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Trading Moving Averages

Last Update: July 15th, 2019

As traders, we have many things to take into consideration. We have to implement many different factors and indicators in our analysis in order to succeed in this business, regardless of if you trade short or long term. These can include fundamental indicators, technical indicators, or both.

On the other hand, we shouldn´t overcrowd the charts with too many indicators that will contradict each other and cloud our judgment. I have seen many traders, especially new ones, that overload their charts with all sorts of lines and indicators, that then become a burden for traders instead of helping them. When looking at these charts you don´t really know what you´re looking at, they look more like matrixes from the future.

We shouldn´t complicate trading more than it already is. Charts should be easily understandable and the indicators should be simple to interpret. Simple indicators work better because more traders use them, increasing the possibility that trades based on these indicators will go the right way.

One of the simplest indicators is the moving average (MA). It is easy to interpret and can be placed on the chart so you don´t have to make calculations. You just wait until the price gets close to it and then decide whether to buy or sell. They act as cushions for the price, providing support and resistance.

There are four types of moving averages; simple, smoothed, exponential and linear weighted. You don´t have to guess what moving average to use, you just look at the chart history and see which ones have worked best in the past, that´s what makes the moving average strategy so easy to use. Personally, I use three or four moving averages on my charts.

As we said above, we should keep it simple even when it comes to moving averages, so I use round numbers for them. I use the 50 simple MA, 100 simple MA, 100 smoothed MA and 200 smoothed MA. Sometimes during strong trends and in the smaller time frame charts, I throw in the 20 exponential MA as well. They can be applied to the opening or the closing price of a candle, but it is advised that you apply them at the closing price.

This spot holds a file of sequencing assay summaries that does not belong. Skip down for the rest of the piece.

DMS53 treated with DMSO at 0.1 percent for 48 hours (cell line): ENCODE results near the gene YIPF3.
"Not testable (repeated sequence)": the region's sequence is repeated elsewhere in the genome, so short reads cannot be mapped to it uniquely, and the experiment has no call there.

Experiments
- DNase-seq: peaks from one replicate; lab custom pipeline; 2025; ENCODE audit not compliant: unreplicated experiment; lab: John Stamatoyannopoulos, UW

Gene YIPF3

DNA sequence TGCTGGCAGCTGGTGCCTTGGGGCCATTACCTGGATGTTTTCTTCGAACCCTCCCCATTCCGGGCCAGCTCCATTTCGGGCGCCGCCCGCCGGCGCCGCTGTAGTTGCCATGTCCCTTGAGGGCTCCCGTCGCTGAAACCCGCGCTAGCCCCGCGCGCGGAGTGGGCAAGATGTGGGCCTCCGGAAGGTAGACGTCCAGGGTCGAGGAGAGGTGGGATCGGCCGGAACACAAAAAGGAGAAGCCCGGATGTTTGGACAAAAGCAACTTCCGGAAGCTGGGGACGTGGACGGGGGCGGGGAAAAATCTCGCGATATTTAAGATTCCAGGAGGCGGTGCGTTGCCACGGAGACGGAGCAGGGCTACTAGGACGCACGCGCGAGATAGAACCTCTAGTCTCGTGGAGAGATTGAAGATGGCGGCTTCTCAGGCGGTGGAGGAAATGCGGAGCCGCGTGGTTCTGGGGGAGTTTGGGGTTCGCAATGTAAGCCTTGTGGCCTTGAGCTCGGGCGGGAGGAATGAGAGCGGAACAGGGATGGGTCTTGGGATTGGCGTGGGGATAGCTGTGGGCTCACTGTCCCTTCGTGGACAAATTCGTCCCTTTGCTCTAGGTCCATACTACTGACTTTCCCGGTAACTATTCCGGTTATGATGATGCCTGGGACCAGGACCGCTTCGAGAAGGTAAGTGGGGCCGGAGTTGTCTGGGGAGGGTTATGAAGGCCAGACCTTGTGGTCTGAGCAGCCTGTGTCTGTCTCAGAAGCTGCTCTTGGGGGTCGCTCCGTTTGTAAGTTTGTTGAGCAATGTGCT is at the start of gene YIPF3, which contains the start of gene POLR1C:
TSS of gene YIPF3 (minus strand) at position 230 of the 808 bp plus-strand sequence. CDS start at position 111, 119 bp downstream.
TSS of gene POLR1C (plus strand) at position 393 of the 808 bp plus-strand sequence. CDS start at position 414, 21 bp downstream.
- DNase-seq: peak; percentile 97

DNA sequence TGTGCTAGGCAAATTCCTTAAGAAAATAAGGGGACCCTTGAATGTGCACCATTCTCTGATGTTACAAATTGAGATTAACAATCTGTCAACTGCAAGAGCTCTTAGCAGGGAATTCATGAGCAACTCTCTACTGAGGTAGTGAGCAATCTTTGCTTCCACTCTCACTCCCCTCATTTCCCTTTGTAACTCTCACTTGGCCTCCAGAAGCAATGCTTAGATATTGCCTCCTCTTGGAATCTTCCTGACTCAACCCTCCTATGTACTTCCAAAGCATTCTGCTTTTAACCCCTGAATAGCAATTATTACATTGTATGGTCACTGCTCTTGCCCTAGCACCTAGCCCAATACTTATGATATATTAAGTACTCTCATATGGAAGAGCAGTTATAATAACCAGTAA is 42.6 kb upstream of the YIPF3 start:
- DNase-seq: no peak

The numbers for the moving averages show the number of candles used to calculate them. For example, for the 50 MA in the hourly chart, the closing price of the last 50 candles has been calculated. But you don´t have to know how to calculate them. Because all brokers offer this indicator with their platform, you just need to know how to use them for trading.

For a review on candles: Candlestick – Forex Trading Strategies

Defining trends

Ok, so let´s start with the important part, which is how to trade based on the moving average strategy. A moving average is a useful tool for indicating a trend. If the MA is below the price, we are in an uptrend. If it is above the price then we are in a downtrend. If the price is below and then moves above the moving average, we can consider a change in the direction of the trend. For better confirmation we should wait to see it move past a higher timeframe MA, that´s why I use more than one moving average.

For more about Trend Trading – Forex Trading Strategies

The USD/CHF daily chart below shows that during the first few months, the price was ranging below the 50 MA in yellow and 100 simple MA in green. It broke the 50 MA on the fourth month, which indicated that an uptrend might have begun. But as we can see it had done so a few times before, that´s why it was important to wait for a break of the 100 MA to be sure that an uptrend was being formed. About a week later it broke the 100 MA, confirming the uptrend. Later that year the price pierced the 50 MA three times during the uptrend, which showed that the trend might reverse, but it hadn´t closed below the 100 MA, therefore the trend remained intact. These are fake outs that we should be aware of and this is another reason why we should use more than one moving average.

The break of 50 and 100 MAs confirmed the uptrend. Later we see 3 fake outs of the 50 MA, but the 100 MA has held the uptrend intact